‘Realty boom coming in smaller cities’

New Delhi: The population in India’s big cities is exploding and in the next five years, the housing boom will reach the smaller urban centres to target new segments of customers, says realty finance expert and author Sitaraman.

“The real estate sector will go to the tier 4, 5, 6, 7 cities – the small towns – in the next five years. The industry intends to target government servants, small businessmen and small companies in the small towns. The big cities are bursting at the seams,” Sitaraman said.

The sector wants the “infrastructure heads to develop parallel across India and people to go to the smaller cities”.

“The real estate can follow,” said the writer, who has spent 20 years in real estate finance.

He has penned the new business thriller, “The Whistleblowers: Of Doing What is Right”. The book, a humorous work set in the big-ticket world of real estate financing, was released in the capita.

Enumerating his vision for the future, he said: “Once you call people to the smaller towns and cities, there will be growth of ancillary industries. Once the infrastructure builds, it will spur others to follow.”

“Let us consider the stretch along the Delhi-Jaipur road. People will soon move to places like Rewari and Maneswar to look for a home priced Rs.30 lakh to Rs.40 lakh or even less than that. They can come to Gurgaon for business and shopping. The future will see more satellite townships as big cities expand where salaried and the educated middle class will own homes,” he said.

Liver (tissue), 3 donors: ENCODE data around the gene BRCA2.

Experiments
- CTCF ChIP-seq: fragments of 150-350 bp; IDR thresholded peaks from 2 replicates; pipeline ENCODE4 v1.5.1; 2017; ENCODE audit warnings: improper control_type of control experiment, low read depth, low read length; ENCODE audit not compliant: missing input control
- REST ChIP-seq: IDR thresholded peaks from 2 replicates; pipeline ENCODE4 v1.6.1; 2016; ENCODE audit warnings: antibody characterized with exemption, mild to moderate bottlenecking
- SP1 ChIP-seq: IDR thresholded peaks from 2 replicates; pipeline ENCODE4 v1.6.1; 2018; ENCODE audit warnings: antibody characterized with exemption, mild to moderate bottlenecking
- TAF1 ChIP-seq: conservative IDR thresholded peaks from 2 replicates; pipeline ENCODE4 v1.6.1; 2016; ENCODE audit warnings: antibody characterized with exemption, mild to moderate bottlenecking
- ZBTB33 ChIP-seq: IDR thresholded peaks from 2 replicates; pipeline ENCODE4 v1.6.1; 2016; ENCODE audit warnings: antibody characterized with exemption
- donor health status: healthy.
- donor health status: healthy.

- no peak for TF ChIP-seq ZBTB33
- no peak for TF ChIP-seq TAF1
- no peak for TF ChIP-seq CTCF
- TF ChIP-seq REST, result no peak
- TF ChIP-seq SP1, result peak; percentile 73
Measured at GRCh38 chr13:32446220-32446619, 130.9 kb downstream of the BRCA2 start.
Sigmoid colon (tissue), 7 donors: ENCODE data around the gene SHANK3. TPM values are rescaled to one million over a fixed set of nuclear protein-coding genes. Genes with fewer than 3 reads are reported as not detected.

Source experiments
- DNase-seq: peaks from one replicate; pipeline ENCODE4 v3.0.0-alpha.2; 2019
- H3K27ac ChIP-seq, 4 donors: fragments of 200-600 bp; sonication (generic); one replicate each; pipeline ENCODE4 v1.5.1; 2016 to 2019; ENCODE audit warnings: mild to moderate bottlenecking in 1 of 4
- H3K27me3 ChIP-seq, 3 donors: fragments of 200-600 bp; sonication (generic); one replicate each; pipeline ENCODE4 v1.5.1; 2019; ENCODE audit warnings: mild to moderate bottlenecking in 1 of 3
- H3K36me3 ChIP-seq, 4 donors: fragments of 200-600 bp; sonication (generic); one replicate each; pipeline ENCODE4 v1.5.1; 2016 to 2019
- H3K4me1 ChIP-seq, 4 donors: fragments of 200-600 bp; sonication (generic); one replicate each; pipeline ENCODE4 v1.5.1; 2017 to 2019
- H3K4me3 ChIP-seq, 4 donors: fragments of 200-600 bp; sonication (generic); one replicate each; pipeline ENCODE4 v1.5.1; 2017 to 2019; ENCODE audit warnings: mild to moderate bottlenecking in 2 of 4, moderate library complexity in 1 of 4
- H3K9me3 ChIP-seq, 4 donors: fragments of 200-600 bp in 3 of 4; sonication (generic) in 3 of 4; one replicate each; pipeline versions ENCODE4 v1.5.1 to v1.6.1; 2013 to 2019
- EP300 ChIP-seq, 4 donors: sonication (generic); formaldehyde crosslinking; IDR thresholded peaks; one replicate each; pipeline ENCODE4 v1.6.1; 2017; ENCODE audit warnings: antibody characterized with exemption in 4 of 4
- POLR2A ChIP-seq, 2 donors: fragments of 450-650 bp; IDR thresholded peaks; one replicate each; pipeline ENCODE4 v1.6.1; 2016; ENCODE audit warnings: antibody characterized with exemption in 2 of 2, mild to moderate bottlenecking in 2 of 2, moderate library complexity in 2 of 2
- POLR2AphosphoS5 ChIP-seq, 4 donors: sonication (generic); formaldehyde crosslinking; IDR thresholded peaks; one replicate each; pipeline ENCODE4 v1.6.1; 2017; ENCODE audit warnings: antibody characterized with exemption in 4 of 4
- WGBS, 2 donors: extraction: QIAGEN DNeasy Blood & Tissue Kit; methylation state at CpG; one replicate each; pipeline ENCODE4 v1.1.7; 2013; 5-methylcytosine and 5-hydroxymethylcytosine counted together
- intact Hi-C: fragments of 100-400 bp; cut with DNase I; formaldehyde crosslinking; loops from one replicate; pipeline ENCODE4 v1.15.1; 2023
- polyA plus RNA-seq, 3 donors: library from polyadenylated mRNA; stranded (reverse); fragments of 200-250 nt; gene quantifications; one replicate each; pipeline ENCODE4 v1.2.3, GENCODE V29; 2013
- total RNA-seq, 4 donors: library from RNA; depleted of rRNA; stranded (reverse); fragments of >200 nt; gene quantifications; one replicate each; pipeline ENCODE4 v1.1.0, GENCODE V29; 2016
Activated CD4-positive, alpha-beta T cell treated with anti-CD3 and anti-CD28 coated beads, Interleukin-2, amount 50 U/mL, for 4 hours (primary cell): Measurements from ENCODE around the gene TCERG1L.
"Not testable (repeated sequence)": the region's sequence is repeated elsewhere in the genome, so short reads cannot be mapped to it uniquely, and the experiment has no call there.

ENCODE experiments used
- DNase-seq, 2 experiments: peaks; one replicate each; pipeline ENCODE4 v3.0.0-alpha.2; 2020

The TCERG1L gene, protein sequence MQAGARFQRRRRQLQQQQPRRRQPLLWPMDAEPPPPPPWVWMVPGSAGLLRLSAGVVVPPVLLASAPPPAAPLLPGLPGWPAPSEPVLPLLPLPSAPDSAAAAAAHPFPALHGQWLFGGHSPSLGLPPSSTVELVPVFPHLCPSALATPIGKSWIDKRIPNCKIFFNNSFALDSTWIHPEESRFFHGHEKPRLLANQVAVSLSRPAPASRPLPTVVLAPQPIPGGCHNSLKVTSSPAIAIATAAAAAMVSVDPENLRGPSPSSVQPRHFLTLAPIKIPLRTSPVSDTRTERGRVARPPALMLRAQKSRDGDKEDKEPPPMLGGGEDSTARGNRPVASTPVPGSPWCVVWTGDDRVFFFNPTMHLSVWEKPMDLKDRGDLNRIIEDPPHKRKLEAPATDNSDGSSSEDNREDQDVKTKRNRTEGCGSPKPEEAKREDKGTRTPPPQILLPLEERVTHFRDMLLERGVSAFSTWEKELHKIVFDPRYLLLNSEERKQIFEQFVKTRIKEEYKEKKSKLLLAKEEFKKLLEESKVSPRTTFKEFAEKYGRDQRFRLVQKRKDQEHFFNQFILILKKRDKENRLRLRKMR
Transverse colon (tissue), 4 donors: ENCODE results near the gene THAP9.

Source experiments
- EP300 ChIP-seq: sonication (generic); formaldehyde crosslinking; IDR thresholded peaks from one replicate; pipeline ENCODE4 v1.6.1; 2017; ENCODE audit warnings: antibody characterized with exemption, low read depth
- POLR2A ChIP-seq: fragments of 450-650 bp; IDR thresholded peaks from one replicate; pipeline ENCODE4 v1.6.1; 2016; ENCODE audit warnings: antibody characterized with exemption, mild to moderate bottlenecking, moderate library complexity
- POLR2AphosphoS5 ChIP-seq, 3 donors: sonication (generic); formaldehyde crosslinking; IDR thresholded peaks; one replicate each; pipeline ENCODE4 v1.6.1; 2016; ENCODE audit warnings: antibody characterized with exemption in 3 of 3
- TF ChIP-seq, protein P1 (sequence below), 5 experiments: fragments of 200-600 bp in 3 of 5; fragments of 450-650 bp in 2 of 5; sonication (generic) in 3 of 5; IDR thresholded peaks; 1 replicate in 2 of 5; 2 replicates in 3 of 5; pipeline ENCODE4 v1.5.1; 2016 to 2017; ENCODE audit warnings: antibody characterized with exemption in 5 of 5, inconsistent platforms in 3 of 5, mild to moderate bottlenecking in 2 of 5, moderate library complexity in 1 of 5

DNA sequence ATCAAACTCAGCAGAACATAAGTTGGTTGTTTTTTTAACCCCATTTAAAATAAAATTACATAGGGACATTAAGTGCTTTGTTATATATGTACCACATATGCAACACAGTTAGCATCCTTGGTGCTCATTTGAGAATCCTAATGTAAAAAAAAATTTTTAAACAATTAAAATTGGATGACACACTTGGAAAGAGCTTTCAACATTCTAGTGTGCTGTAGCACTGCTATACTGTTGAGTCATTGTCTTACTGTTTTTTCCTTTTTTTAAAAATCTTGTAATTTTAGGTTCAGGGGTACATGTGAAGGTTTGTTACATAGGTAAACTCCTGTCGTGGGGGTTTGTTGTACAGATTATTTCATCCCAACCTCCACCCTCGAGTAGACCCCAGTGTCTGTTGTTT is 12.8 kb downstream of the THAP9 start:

The bottom-line will be pricing, with affordable housing as the cornerstone for the industry to boom and sustain.

“The complaint in India is that homes are not affordable. The trend will catch up: the homes will be far away from the city. But with growing connectivity, distances will cease to matter,” said Sitaraman, who owns a management consultancy firm specialising in realty finance.

Commenting on the changing pattern of real estate loans, he said: “As of now, the salaried class was getting more loans than businessmen.”

“But the trend is changing. Lenders are now more open to consider businessmen for loans because businesses have stabilised after 2000,” he said.

The spate of realty scams has made lenders and buyers of real estate more conscious.

“Realty finance comes with several checks and balances, like the audit commission, before a proposal is cleared and even after approval. One has to convince the financier that the building is legal,” the writer said.

Sitaraman’s book is built around a series of scams and fake deals – a builder of dubious antecedents tries to hoodwink a finance company, a manager fudges business figures to become the CEO and a journalist is out to unravel the truth.

“Writing the book was both fun and entertainment. It turned out to be fiction because I wanted the readers to feel entertained.

“I want to write more industry- oriented books. I spent three years, 2008-2011, to research and write the book. I want people to know about how to buy homes and the functioning of the industry through a novel, a story. I also want to write on subjects like humour,” Sitaraman said. By Madhusree Chatterjee